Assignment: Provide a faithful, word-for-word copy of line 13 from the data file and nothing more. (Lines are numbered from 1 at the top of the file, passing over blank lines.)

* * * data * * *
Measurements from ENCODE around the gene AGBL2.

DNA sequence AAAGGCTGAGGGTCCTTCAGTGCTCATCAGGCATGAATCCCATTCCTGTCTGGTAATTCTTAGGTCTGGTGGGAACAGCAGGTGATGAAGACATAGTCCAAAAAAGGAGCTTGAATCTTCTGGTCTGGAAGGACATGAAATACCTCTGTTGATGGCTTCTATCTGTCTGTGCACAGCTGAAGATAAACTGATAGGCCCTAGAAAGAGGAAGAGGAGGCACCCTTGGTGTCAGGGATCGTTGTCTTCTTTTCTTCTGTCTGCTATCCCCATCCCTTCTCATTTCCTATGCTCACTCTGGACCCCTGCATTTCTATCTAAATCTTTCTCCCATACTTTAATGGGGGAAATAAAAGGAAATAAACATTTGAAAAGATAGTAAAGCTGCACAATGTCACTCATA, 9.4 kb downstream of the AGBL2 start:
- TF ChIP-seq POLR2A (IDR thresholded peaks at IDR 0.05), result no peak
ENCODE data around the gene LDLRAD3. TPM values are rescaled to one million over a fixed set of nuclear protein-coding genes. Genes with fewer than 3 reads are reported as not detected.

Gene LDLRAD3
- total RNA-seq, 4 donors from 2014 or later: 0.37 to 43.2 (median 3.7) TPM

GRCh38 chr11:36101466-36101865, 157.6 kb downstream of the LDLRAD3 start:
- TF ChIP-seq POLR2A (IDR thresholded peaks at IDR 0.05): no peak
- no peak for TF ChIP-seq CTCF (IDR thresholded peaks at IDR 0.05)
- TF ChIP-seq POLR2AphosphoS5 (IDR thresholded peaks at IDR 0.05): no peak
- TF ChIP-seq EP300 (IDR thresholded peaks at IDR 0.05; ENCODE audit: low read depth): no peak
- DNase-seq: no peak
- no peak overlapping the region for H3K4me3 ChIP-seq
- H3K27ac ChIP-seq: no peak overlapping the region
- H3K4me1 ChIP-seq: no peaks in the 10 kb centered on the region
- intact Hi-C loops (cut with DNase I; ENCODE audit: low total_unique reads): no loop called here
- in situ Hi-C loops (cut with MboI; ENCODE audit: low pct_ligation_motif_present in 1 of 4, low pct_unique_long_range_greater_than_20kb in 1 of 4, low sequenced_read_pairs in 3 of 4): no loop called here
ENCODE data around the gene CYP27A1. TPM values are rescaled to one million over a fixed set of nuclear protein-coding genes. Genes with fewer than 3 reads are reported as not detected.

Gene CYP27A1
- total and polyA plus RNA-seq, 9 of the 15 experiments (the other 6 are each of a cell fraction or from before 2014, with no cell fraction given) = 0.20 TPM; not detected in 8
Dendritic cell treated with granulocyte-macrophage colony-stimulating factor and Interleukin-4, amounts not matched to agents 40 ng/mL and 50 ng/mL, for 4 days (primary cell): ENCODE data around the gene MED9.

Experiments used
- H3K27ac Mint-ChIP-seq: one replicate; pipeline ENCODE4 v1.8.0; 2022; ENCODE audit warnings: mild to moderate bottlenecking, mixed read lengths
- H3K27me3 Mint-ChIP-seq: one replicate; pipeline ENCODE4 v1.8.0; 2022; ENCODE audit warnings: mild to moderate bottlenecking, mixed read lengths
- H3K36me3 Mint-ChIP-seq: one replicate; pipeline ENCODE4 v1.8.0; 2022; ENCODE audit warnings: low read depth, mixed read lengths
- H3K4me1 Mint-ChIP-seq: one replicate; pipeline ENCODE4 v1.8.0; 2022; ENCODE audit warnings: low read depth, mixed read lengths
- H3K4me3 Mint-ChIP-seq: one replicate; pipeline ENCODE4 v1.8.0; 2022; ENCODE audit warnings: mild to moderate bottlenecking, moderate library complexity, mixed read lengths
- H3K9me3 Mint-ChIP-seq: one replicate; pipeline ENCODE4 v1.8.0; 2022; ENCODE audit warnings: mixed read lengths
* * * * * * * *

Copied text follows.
- no peak overlapping the region for H3K4me3 ChIP-seq